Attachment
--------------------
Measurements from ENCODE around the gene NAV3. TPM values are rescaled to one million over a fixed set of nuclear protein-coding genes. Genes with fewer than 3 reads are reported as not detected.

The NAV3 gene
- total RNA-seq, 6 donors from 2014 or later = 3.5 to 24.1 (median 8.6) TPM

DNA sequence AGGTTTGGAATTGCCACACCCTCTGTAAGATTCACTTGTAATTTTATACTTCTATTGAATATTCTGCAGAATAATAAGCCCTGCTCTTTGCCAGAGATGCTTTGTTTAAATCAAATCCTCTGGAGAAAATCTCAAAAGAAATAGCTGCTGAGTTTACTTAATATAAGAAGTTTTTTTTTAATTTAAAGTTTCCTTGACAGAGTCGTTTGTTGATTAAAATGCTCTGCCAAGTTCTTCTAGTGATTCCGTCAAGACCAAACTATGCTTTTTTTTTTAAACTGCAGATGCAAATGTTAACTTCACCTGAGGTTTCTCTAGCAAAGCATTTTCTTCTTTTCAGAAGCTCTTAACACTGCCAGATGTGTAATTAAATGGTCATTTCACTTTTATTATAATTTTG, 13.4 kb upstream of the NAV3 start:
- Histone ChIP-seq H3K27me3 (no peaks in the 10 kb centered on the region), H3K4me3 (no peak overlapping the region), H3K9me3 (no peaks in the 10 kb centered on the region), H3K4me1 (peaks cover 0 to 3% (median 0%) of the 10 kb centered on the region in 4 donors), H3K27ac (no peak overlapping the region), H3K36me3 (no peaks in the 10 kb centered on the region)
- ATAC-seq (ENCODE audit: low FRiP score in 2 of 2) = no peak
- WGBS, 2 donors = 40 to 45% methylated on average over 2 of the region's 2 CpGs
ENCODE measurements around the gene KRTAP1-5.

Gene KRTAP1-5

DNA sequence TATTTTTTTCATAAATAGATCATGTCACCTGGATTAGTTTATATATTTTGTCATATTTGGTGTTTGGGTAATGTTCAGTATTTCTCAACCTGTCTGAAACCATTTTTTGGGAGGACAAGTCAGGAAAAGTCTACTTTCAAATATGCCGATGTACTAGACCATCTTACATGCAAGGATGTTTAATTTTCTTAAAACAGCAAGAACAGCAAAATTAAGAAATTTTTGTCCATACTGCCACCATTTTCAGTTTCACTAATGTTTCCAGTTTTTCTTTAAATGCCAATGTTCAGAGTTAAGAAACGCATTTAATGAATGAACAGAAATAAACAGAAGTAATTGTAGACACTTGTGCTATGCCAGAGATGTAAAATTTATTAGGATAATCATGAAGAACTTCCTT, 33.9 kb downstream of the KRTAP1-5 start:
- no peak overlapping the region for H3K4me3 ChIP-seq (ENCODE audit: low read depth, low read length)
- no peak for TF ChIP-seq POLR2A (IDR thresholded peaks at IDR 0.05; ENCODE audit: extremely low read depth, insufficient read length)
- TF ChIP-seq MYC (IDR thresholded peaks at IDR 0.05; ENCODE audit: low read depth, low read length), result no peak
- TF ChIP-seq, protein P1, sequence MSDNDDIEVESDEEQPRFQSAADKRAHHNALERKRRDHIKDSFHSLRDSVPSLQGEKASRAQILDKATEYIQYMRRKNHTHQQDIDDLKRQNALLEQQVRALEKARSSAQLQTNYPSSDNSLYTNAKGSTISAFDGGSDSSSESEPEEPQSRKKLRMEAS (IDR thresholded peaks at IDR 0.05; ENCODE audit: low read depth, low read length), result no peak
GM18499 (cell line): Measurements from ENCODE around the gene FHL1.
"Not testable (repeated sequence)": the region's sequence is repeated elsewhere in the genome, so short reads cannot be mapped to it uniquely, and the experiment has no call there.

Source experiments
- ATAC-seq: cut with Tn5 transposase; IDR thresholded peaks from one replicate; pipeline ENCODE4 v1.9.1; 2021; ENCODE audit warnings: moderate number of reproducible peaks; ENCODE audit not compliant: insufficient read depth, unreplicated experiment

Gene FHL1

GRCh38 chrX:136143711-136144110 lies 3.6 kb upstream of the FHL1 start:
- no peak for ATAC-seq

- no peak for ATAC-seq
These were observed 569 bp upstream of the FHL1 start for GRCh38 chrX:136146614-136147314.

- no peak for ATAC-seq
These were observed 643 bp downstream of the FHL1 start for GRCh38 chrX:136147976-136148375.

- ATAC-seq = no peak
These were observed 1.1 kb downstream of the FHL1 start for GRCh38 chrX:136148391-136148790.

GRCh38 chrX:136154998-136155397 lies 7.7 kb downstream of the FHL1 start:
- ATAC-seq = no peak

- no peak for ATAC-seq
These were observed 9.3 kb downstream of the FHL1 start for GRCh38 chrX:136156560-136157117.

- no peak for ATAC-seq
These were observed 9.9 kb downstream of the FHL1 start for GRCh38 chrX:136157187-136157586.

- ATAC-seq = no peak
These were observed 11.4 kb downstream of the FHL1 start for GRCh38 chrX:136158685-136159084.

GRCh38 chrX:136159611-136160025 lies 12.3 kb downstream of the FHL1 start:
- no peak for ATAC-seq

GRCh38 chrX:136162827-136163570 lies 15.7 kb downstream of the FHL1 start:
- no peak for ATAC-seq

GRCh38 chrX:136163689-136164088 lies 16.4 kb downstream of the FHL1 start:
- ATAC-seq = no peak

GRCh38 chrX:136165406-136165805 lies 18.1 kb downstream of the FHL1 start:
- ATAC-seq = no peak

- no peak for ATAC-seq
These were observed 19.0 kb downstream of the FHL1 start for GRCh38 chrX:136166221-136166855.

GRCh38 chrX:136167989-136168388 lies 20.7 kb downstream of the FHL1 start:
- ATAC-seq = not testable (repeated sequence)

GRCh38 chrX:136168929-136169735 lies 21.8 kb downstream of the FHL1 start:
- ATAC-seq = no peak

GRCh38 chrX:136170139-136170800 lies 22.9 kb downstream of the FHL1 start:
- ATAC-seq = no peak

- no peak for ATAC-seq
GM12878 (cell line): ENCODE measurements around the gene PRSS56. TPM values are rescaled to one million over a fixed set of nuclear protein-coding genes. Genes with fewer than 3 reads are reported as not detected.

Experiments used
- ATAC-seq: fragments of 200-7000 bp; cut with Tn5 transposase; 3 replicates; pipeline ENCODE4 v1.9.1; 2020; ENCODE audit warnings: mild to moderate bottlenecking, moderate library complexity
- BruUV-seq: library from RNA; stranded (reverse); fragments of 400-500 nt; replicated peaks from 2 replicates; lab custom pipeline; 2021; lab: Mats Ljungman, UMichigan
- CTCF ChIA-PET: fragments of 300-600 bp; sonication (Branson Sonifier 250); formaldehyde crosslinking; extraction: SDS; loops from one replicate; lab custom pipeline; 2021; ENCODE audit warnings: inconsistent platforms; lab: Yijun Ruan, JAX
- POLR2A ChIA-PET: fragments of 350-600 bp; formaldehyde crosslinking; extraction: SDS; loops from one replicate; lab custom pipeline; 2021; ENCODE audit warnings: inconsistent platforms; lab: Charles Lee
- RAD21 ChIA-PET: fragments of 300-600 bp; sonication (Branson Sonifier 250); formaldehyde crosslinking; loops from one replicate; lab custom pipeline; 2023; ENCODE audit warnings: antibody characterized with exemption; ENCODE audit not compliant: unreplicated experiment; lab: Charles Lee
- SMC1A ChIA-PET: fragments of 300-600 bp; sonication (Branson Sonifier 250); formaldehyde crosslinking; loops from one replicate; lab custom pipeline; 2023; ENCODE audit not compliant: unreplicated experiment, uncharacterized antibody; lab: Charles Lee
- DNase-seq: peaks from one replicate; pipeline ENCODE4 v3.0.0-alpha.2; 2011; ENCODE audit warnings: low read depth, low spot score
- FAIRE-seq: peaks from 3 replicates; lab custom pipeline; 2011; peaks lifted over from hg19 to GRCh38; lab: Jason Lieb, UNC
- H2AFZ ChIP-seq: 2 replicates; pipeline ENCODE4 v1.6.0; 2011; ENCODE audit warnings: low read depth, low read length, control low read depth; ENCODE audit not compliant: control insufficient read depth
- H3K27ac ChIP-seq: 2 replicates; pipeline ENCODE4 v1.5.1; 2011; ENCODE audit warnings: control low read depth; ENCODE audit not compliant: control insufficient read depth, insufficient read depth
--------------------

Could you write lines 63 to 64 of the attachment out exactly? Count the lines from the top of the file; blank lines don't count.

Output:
- H2AFZ ChIP-seq: 2 replicates; pipeline ENCODE4 v1.6.0; 2011; ENCODE audit warnings: low read depth, low read length, control low read depth; ENCODE audit not compliant: control insufficient read depth
- H3K27ac ChIP-seq: 2 replicates; pipeline ENCODE4 v1.5.1; 2011; ENCODE audit warnings: control low read depth; ENCODE audit not compliant: control insufficient read depth, insufficient read depth